In keeping with SAMHIN’s mission of greater dialogue on mental health in the South Asian community in the U.S. and to highlight her Mental Health Project, we invited Ankitha Mallekav to share her experiences in school as a South Asian teen.
Living in the United States as a South Asian teen can feel like constantly switching between two worlds. Often, we forfeit our culture and religion to assimilate into society. Food, clothes, accents, and mannerisms make up our identity but living in a new place can motivate us to change these pieces of our persona.
Why do we try to fit in? Many people do it because they want to feel like part of a group. Some people do it because they do not want to be mocked or attacked. Lastly, some people are ashamed of who they are. These three motives are often combined into one to create someone who holds no trace to their heritage except their skin color.
In school, I have almost always brought Indian food for lunch, I have had friends who wore bindis (a colored dot worn in the middle of the forehead by Hindu or Jain women) to school every day and knew people who wore beautiful traditional Indian outfits to school on their birthday. Choices to proudly display their culture was, not always, but sometimes, met with weird looks and even mocking. Surprisingly, this was not coming from people of other races or cultures but other South Asians.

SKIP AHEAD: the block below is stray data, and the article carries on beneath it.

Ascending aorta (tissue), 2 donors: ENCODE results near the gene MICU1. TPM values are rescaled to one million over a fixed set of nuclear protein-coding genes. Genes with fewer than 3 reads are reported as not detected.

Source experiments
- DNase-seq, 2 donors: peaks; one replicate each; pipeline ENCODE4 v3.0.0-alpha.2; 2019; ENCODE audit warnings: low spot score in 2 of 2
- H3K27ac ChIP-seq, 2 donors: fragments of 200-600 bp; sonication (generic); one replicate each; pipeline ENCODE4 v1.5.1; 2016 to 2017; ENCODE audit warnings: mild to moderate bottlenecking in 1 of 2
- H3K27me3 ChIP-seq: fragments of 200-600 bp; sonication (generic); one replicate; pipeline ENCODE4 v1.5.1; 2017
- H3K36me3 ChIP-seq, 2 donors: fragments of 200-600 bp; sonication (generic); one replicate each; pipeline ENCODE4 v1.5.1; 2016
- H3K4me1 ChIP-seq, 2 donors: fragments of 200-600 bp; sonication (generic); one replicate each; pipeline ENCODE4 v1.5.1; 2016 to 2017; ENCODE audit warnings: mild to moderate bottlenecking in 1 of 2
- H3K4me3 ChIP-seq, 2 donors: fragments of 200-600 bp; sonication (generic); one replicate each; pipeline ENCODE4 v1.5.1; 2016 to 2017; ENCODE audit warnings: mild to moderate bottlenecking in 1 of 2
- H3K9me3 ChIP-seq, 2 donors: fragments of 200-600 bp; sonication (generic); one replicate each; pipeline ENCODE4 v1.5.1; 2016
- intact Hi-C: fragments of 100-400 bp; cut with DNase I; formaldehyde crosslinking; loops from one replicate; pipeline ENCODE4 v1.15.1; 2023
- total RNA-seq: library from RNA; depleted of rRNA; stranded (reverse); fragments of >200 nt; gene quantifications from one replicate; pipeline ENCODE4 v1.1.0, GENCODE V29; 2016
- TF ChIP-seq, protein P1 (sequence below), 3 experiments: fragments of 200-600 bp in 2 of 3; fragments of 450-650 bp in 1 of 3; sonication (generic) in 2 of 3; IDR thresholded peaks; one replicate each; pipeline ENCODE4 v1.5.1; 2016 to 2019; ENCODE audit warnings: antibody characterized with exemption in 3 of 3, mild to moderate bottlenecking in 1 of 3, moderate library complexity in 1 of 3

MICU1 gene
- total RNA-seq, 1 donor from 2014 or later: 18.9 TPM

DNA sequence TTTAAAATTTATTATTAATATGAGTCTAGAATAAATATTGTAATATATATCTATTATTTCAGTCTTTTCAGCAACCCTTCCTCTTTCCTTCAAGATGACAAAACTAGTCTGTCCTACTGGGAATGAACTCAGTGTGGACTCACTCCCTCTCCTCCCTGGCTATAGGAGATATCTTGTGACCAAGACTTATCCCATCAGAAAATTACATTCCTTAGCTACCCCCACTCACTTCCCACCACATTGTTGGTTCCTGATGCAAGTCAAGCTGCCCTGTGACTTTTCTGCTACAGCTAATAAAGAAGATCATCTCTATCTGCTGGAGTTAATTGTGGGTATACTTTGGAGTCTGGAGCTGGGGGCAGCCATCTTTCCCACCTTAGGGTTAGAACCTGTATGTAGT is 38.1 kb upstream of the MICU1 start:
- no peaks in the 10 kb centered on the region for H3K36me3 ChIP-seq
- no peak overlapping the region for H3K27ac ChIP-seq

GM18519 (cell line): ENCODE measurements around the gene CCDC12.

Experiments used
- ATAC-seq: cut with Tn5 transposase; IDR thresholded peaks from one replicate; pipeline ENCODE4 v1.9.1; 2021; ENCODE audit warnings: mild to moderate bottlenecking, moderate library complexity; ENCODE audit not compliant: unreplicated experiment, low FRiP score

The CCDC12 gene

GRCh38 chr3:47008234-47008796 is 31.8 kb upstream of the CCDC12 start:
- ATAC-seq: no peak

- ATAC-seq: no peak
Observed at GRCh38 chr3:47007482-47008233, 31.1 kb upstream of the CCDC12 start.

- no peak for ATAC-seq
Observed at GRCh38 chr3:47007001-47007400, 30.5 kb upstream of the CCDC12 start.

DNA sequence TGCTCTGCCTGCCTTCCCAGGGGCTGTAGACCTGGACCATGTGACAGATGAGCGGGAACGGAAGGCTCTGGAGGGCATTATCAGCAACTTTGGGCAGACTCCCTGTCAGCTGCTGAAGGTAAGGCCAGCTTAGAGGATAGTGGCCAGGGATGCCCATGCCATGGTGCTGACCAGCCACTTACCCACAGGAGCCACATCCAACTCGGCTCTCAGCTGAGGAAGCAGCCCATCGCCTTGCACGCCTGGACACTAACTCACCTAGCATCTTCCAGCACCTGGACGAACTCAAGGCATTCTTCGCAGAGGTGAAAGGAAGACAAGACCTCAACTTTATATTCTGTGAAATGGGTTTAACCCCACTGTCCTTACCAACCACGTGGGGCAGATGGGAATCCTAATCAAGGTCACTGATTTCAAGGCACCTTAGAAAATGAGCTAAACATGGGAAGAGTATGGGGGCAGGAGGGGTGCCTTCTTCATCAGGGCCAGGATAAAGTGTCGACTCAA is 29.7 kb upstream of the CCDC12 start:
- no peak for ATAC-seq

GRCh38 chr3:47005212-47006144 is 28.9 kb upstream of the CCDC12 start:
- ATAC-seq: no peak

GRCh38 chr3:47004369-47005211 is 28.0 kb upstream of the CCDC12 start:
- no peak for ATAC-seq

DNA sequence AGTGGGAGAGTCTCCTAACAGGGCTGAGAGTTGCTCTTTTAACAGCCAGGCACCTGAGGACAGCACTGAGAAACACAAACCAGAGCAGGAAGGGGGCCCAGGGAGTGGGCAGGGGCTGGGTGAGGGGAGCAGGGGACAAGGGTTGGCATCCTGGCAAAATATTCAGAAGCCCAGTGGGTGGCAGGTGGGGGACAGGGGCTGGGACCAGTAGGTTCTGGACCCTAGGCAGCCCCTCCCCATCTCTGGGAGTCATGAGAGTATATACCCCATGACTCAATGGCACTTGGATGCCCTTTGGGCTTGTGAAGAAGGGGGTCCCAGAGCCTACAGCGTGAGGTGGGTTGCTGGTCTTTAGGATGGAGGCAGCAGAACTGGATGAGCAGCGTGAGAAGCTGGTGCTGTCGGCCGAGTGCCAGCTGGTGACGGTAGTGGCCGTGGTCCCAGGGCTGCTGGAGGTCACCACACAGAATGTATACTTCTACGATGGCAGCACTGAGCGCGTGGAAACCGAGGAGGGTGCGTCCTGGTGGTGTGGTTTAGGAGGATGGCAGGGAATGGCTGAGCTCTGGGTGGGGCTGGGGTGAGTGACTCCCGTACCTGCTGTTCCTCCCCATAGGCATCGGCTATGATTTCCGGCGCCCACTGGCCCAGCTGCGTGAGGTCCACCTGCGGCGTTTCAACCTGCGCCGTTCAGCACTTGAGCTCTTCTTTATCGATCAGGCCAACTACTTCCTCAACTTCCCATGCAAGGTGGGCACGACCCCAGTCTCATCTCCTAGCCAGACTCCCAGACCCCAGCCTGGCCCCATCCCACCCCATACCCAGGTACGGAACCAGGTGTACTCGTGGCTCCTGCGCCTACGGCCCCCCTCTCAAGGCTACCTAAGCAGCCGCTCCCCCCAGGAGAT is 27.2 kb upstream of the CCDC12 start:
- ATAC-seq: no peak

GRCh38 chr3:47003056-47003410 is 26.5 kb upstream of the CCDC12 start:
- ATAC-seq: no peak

It was evident that these people who were laughing, rolling their eyes, and mocking were ashamed of their own culture and trying to differentiate themselves. It almost seemed like if they make fun of the other person, it would eliminate their own South Asian background.
When trying to distance ourselves from the South Asian cultural aspects, we miss seeing the rich history and beautiful meanings behind our clothes, foods, and languages. Rather than choosing to embrace our bindis, lehengas, and songs, we try to avoid anything that can seem foreign to a person of a different culture.
South Asian teens trying to hide and distance themselves from the culture can experience confusion, stress, or mental health issues with trying to find their identity. They are on the border between South Asians and Americans. Yes, they can be both. To some people, being both cultures works out. However, others never seem to fit in with either group.
Let this be a reminder to accept, embrace, and be proud of who you are. You cannot control what other people think of you, but you can change your perception of yourself. Do not forget the rich culture and religion that lies within the roots of your heritage.
By Ankitha Mallekav, a South Asian teen who is passionate about spreading mental health awareness in the South Asian community.
To read more about mental health issues with South Asian teens, please check out this beautiful fictional story created by Ankitha Mallekav to spark conversation and destigmatize mental health in the South Asian culture.
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